Referral services are available to licensed public or private child care centers and family child care homes and licensed exempt centers. They are available to all persons free of charge regardless of income level or other eligibility requirements. MC3 does not recommend any particular childcare providers, facilities or services. These referrals are intended to provide parents with a range of choices, and should in no instance be thought of as a recommendation to a particular provider, facility or service.
When a parent calls Marin Child Care Council for childcare referrals, essential information is taken to ensure appropriate referrals are made. Any information received from a parent will be considered confidential. The information obtained includes but may not be limited to:
a. Callers name
b. Location of work and home
c. Number of children and their ages
d. Type of care parent is considering (e.g., in-home, center-based family child care, etc.)
e. Location preference
f. Days and hours care is needed
g. An assessment of preferences
Referral hours are Monday through Friday 9:00am to 3:00pm
What is Oliver’s Law?
Oliver’s Law (AB458), which took effect January 1, 2000, requires Resource and Referral Programs (like Marin Child Care Council) and Alternative Payment Programs to advise every person who requests a child care referral of his or her right to the licensing information on any licensed child care facility.
What does this law mean to parents looking for child care?
When a parent calls Marin Child Care Council for a referral, all referral counselors must advise them of their right to obtain licensing information, which includes reports pertaining to visits and substantiated complaint investigations of licensed child care facilities. Counselors must also strongly recommend that parents review a potential child care provider's licensing history before placing their child in a child care program.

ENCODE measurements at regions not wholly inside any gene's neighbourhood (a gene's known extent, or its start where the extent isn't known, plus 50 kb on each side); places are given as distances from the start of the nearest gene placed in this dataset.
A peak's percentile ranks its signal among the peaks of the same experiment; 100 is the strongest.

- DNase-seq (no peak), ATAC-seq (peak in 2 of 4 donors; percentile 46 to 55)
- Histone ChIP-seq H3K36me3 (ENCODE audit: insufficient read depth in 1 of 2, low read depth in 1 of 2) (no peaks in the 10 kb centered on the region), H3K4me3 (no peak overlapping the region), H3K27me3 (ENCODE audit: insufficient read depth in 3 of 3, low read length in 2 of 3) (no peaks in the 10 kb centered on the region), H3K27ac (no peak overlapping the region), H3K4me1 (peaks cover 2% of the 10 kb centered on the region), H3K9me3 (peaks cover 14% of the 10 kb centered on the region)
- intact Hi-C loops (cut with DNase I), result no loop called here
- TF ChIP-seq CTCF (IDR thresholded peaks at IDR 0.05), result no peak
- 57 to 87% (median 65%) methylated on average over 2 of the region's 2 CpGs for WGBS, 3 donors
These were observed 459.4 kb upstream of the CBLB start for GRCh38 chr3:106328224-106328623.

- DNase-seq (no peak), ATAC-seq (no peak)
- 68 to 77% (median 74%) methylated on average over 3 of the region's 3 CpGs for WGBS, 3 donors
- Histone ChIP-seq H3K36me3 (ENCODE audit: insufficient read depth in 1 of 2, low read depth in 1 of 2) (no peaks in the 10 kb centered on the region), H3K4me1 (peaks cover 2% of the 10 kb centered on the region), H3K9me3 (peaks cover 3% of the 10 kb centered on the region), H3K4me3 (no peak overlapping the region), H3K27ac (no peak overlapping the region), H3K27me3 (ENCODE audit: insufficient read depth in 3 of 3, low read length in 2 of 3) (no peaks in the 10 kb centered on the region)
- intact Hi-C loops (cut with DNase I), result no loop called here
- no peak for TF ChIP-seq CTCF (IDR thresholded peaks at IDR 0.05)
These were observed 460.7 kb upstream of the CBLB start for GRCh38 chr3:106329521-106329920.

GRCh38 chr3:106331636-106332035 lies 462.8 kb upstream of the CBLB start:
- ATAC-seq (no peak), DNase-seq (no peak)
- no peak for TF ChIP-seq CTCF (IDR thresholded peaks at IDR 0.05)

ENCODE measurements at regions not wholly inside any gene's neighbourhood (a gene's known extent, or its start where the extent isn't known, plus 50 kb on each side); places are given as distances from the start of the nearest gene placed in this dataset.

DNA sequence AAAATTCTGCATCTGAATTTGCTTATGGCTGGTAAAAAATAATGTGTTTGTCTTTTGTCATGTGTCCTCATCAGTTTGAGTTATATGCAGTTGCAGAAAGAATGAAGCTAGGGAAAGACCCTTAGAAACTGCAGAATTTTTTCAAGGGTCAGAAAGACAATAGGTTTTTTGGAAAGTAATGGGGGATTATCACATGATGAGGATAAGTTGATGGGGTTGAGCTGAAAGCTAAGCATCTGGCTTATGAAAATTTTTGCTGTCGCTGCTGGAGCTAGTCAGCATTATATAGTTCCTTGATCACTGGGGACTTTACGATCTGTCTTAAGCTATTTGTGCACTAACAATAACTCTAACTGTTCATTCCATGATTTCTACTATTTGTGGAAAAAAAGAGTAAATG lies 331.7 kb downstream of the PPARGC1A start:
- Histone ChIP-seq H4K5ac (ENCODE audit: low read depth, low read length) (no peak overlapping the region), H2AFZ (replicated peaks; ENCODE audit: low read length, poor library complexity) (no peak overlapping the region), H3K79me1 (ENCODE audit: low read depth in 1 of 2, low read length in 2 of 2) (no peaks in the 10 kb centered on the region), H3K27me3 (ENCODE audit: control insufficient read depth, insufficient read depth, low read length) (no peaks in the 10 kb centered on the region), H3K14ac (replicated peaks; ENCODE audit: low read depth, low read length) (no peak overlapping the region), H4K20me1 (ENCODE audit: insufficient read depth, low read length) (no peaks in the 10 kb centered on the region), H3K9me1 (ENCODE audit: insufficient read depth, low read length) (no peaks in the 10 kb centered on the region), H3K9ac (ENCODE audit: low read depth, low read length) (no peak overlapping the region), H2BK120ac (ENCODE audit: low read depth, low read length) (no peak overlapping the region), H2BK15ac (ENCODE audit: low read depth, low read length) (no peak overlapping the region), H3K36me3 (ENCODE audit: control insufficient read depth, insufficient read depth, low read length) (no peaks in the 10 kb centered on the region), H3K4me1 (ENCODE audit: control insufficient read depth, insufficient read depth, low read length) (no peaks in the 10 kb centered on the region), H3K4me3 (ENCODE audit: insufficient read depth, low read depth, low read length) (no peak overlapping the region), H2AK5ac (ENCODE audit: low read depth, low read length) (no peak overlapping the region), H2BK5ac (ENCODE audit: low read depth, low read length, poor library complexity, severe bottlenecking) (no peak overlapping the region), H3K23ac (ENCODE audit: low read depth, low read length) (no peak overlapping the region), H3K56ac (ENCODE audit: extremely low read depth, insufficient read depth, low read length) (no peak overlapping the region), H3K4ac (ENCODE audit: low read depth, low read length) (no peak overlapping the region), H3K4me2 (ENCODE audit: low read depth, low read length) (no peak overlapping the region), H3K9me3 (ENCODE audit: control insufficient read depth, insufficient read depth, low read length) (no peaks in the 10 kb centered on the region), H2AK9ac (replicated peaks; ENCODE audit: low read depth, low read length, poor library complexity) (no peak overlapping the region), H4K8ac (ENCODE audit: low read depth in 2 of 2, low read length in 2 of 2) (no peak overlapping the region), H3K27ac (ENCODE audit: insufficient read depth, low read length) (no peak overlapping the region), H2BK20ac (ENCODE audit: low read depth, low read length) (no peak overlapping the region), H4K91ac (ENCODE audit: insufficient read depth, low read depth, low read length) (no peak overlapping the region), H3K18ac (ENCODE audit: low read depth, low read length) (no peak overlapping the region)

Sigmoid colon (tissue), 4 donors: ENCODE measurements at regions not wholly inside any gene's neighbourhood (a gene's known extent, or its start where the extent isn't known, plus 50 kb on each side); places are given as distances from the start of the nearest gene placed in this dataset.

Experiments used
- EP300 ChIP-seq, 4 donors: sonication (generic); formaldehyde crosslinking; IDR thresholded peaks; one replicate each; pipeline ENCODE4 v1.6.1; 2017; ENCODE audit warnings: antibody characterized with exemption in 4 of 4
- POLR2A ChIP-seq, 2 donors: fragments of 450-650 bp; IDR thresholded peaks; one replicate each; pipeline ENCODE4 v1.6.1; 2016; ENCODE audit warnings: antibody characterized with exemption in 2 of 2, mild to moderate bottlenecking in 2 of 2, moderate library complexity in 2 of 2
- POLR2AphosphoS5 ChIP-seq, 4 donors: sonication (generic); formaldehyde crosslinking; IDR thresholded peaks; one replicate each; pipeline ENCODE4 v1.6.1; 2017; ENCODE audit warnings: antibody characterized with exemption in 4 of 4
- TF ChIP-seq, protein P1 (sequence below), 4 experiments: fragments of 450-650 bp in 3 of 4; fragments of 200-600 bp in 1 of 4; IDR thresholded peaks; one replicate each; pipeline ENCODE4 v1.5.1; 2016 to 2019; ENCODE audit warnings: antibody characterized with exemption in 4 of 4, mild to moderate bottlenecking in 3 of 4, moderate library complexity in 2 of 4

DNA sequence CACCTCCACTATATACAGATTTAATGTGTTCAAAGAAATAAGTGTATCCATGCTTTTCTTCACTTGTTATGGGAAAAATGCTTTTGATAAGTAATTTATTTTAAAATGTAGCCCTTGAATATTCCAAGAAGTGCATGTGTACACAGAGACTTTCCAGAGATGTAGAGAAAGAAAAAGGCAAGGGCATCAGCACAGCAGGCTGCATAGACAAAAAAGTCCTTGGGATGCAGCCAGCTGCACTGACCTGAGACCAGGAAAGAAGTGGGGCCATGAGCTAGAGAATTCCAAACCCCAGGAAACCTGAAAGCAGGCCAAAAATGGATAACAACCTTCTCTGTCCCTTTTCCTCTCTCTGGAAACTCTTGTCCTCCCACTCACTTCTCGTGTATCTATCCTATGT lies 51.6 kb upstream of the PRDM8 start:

What do you do when you call for licensing information?
Marin Child Care Council recommends that you narrow your selection of childcare providers before calling the licensing agency. You will need to know the provider’s full name for Family Child Care Homes, and business name for Child Care Centers, city, and county.
What if the program is not licensed?
Depending on child care needs, referrals may be made to licensed exempt child care centers, such as parent coops, recreation programs, and school based programs. Marin Child Care Council recommends that parents who are referred to exempt programs ask the program staff about their complaint policies.
Where can parents access the licensing history of a child care provider?
Parents may obtain a child care program's licensing history, which includes complete files on complaints and violations, from Community Care Licensing in San Bruno. For Child Care Centers and licensed Family Child Care Homes, call 650.266.8800, and ask for the duty worker of the day.
Marin Child Care Council provides referrals, not recommendations to child care programs because we feel that parents are the ones who can best choose the child care that meets their family’s needs.
What is Megan’s Law?
Since 2004, the public has been able to view information on sex offenders required to register with local law enforcement under California's Megan's Law. Previously, the information was available only by personally visiting police stations and sheriff offices or by calling a 900 toll-free number. The law was given final passage by the Legislature on August 24, 2004 and signed by the Governor on September 24, 2004. California has required sex offenders to register with their local law enforcement agencies since 1947.
California's Megan's Law provides the public with certain information on the whereabouts of sex offenders so that members of our local communities may protect themselves and their children. Megan's Law is named after seven-year-old Megan Kanka, a New Jersey girl who was raped and killed by a known registered sex offender who had moved across the street from the family without their knowledge. In the wake of the tragedy, the Kankas sought to have local communities warned about sex offenders in the area. All states now have a form of Megan's Law.
The law is not intended to punish the registrant and specifically prohibits using the information to harass or commit any crime against a registrant (Pen. Code § 290.46.).